Columbian Doll Pattern by Connie Tognoli


Connie Tognoli has developed two Columbian doll patterns. Connie was able to borrow an original 19" Columbian doll and an original 29" doll in making her patterns. Her patterns are faithful reproductions of the original dolls. I emailed Connie and asked to feature her pattern and I'm so glad I did! What a fun email conversation we had. Connie is passionate about the original dolls. After making my Izannah Walker Workshop pattern I understand some of the decision making involved in making a pattern, and the numerous trial and error to get to a happy place with the pattern shape and design. As you're designing, the decision of how closely to follow the original design is always before you.

Faithful Reproduction -----------Inspired by the Original

A reproduction pattern follows the lines of the original dolls as closely as possible, making the pattern in the exact same size, and offers the exact same construction and finishing techniques. An inspired by the original pattern allows for more interpretation. The size may be different than the originals, and construction techniques may be slightly different as well. The goal of an "inspired by" pattern is to give an overall feel of the original doll which allows for the design sense of the pattern maker to come into play. In my opinion, both approaches are wonderful.


Connie's pattern designing approach was to reproduce as closely as possible the original dolls she was able to study. The dolls were different sizes, and used different construction techniques. Connie is knowledgeable and passionate about antique cloth dolls and Columbian dolls in particular. She made 180 ten inch Columbians for the UFDC Convention Luncheon in Chicago in 2000.


She also made a reproduction of the original Miss Columbia which resides with the original Miss Columbia at the Wenham Museum, and her patterns are sold through the gift shop at the Wenham Museum.



Doll by Cindi Ciampa
using Connie Tognoli's pattern

I first heard about Connie from Cindi Ciampa, who has made Columbian dolls with Connie's pattern as well as Gail Wilson's and Susan Fosnot's patterns. I asked Cindi if I could post pictures of the Columbian dolls she has made here on the Maida Today site. Thankfully, she said yes. But if you want to see some other wonderful dolls that Cindi has made, you should visit Cindi's photo site. She excels at making antique inspired dolls as well as dolls of her own design.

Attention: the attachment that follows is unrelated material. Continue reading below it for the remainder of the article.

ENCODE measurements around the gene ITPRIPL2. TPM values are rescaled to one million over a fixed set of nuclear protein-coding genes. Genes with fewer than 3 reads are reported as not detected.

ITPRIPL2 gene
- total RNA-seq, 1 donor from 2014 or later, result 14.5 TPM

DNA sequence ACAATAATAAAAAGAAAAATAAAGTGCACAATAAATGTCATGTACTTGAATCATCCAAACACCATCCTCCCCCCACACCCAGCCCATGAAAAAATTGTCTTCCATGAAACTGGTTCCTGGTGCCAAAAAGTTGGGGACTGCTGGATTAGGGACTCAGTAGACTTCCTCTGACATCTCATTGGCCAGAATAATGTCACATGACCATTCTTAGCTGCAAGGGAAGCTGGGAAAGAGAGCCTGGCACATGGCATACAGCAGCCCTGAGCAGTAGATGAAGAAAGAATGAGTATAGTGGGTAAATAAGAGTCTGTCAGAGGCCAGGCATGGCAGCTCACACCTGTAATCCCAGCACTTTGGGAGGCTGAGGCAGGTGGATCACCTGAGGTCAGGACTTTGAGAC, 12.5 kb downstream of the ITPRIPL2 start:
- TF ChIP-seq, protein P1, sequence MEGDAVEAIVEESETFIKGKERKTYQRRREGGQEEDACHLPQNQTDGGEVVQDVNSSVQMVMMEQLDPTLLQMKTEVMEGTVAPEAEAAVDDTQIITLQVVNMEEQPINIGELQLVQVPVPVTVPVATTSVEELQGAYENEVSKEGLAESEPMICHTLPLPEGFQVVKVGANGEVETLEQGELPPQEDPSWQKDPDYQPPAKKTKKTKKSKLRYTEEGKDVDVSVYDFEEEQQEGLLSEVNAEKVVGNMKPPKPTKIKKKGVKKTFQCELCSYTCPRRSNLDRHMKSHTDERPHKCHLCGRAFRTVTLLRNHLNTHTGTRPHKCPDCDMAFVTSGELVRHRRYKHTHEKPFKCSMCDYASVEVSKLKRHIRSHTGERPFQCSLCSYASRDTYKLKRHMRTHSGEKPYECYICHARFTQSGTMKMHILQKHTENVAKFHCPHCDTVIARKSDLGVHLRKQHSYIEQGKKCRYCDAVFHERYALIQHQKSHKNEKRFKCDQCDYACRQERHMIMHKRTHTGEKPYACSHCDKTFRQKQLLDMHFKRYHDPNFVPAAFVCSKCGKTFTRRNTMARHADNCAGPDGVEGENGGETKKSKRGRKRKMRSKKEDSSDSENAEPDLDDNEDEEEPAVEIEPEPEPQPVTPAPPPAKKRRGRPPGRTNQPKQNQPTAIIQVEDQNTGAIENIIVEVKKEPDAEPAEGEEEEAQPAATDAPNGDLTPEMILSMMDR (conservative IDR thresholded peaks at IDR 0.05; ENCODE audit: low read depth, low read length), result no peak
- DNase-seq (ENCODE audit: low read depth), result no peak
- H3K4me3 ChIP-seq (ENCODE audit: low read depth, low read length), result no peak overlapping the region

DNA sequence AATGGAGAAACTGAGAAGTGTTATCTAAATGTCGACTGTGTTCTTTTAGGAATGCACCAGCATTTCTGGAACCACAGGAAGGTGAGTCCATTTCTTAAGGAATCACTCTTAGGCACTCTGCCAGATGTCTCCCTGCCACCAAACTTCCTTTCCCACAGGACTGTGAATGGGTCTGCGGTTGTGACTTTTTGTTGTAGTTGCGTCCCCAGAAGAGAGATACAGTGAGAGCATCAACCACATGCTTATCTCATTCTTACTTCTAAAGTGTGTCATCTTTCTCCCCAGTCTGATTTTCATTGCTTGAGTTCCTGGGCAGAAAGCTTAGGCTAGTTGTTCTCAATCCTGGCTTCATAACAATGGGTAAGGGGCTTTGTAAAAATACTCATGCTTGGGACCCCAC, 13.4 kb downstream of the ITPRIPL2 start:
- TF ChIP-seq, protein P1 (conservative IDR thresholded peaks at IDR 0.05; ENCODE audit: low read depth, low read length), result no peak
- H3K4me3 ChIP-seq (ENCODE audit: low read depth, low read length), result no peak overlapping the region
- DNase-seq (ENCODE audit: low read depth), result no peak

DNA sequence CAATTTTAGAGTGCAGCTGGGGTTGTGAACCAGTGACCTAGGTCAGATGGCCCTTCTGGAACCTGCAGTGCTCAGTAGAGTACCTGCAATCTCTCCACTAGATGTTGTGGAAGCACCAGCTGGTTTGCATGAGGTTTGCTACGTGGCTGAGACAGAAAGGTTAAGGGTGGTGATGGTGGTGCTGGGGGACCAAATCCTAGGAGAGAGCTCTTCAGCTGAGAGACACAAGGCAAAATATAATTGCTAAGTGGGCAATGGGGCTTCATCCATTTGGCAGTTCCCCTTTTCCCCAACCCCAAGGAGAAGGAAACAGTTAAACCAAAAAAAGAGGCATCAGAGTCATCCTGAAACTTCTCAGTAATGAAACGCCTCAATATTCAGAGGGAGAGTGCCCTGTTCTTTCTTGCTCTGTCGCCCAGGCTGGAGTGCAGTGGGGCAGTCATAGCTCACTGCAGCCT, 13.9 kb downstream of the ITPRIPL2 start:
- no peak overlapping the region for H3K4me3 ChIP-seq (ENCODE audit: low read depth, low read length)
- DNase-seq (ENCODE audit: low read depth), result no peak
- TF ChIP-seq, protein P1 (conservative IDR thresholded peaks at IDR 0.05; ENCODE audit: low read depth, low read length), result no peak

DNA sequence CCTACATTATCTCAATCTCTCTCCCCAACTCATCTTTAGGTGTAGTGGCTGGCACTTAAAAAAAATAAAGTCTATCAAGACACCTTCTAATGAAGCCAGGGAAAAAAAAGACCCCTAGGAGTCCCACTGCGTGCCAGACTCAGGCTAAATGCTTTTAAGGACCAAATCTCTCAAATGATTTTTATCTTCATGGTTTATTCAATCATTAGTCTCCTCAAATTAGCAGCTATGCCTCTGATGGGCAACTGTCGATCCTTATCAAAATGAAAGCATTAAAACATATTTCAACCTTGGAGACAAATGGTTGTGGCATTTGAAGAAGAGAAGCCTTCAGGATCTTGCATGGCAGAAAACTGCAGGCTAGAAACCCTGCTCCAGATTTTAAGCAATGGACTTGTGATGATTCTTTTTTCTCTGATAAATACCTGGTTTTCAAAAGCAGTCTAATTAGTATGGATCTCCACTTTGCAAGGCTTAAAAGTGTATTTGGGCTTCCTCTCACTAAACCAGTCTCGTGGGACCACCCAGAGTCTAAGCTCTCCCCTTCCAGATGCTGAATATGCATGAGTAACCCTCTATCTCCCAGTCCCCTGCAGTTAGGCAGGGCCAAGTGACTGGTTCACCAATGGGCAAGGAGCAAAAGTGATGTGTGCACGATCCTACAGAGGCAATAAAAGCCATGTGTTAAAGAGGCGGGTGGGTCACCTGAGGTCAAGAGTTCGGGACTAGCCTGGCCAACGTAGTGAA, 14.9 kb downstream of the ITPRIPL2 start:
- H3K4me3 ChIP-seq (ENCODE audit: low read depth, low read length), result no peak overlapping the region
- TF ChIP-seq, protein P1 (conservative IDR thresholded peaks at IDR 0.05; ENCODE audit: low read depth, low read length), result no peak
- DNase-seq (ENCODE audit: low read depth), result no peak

29" Columbian Doll made by Cindi Ciampa
using Connie Tognoli's pattern.
Doll held by Cindi's daughter
to give a sense of the scale of the 29" doll.


Interested in purchasing Connie's patterns?
Here's what Connie has to say about them:

The two original dolls that I studied to make my patterns were completely different body patterns. Both are really interesting and unique. Here are details about the patterns:


$15.00 for the 19" Columbian Doll pattern. Include $3.00 each for shipping/handling and if you live in California add $1.31 for tax. per pattern. My 19" pattern includes all clothing patterns and complete painting instructions as well as a template for face placement.


$15.00 for the 29" Columbian Doll pattern. Include $3.00 each for shipping/handling and if you live in California add $1.31 for tax per pattern. The 29" doll pattern does not include clothes patterns as it is a perfect doll to dress in antique children’s clothing. It does include complete painting instructions and a face Template.

Patterns will be mailed out after payment by check is received. Email Connie with questions.


Mary Colgan, of the Vintage Cloth Dollmaking group, owns this doll pictured above and below which was made by Connie in 1993. Mary graciously shared pictures here.



Hand detail


What a sweetie! Thanks Mary C. :-)

Who feels like making
a Columbian Doll???


I do!

To leave a comment,
click on the post title.
The "Add Comment" link
will be at the bottom of the post.

1 comment:

  1. I HAVE to make a Columbian now. I keep coming back to look at all of these photos. What darling dolls!

    ReplyDelete

Maida Readers say:

LinkWithin

Related Posts Plugin for WordPress, Blogger...